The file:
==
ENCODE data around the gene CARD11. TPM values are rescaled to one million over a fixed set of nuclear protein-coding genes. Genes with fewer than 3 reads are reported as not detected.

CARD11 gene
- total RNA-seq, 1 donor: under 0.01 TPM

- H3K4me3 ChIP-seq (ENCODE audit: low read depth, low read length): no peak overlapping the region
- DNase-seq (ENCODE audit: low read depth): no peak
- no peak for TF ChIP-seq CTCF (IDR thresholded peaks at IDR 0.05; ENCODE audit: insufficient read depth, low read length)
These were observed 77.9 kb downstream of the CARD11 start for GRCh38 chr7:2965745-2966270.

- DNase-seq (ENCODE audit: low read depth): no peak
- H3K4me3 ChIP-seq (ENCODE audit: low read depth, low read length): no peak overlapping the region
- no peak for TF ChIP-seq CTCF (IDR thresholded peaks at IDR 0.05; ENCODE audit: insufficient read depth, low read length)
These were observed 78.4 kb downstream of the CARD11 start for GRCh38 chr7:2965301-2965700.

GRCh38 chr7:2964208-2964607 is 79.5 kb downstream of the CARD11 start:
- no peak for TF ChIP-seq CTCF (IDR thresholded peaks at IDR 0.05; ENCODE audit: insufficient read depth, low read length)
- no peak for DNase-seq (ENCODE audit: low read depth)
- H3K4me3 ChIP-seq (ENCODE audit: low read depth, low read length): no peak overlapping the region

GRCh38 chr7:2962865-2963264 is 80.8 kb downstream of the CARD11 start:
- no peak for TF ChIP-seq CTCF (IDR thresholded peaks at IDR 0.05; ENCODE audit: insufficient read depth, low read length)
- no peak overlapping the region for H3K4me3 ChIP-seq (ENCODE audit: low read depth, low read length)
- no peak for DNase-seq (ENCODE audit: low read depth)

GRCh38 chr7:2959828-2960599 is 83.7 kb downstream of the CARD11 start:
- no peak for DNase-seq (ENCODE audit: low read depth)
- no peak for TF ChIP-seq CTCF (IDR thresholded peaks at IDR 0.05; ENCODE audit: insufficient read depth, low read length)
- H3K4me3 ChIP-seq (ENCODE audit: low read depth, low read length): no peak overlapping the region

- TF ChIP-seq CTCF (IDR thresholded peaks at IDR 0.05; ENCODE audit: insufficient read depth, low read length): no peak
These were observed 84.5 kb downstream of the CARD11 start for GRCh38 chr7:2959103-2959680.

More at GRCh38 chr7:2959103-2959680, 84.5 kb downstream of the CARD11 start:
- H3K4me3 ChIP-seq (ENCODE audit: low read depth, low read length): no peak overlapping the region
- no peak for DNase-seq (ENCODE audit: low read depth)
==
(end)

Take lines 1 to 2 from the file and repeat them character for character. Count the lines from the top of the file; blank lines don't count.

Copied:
ENCODE data around the gene CARD11. TPM values are rescaled to one million over a fixed set of nuclear protein-coding genes. Genes with fewer than 3 reads are reported as not detected.

CARD11 gene